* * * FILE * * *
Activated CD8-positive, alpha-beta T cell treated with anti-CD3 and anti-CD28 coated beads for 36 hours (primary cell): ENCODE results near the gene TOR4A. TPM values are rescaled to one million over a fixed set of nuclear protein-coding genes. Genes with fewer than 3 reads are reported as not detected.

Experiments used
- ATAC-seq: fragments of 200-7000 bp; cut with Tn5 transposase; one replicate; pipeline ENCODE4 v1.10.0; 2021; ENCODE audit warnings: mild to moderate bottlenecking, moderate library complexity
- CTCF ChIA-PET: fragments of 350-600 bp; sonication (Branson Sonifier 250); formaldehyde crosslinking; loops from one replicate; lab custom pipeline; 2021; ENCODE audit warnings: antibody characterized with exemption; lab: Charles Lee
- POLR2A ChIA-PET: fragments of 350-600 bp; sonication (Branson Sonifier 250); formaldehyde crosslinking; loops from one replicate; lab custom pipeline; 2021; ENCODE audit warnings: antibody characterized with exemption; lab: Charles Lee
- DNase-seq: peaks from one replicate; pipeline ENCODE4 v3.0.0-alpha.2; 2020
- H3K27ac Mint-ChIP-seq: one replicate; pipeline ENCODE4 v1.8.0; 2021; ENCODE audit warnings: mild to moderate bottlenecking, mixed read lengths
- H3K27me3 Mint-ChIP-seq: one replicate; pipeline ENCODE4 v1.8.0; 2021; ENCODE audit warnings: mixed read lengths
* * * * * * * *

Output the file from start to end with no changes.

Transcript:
Activated CD8-positive, alpha-beta T cell treated with anti-CD3 and anti-CD28 coated beads for 36 hours (primary cell): ENCODE results near the gene TOR4A. TPM values are rescaled to one million over a fixed set of nuclear protein-coding genes. Genes with fewer than 3 reads are reported as not detected.

Experiments used
- ATAC-seq: fragments of 200-7000 bp; cut with Tn5 transposase; one replicate; pipeline ENCODE4 v1.10.0; 2021; ENCODE audit warnings: mild to moderate bottlenecking, moderate library complexity
- CTCF ChIA-PET: fragments of 350-600 bp; sonication (Branson Sonifier 250); formaldehyde crosslinking; loops from one replicate; lab custom pipeline; 2021; ENCODE audit warnings: antibody characterized with exemption; lab: Charles Lee
- POLR2A ChIA-PET: fragments of 350-600 bp; sonication (Branson Sonifier 250); formaldehyde crosslinking; loops from one replicate; lab custom pipeline; 2021; ENCODE audit warnings: antibody characterized with exemption; lab: Charles Lee
- DNase-seq: peaks from one replicate; pipeline ENCODE4 v3.0.0-alpha.2; 2020
- H3K27ac Mint-ChIP-seq: one replicate; pipeline ENCODE4 v1.8.0; 2021; ENCODE audit warnings: mild to moderate bottlenecking, mixed read lengths
- H3K27me3 Mint-ChIP-seq: one replicate; pipeline ENCODE4 v1.8.0; 2021; ENCODE audit warnings: mixed read lengths